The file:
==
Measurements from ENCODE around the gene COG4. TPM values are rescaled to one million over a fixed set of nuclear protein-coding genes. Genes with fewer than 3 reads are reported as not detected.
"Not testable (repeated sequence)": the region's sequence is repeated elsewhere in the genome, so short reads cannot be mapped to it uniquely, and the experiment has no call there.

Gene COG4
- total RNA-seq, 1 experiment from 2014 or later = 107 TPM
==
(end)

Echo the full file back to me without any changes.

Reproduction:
Measurements from ENCODE around the gene COG4. TPM values are rescaled to one million over a fixed set of nuclear protein-coding genes. Genes with fewer than 3 reads are reported as not detected.
"Not testable (repeated sequence)": the region's sequence is repeated elsewhere in the genome, so short reads cannot be mapped to it uniquely, and the experiment has no call there.

Gene COG4
- total RNA-seq, 1 experiment from 2014 or later = 107 TPM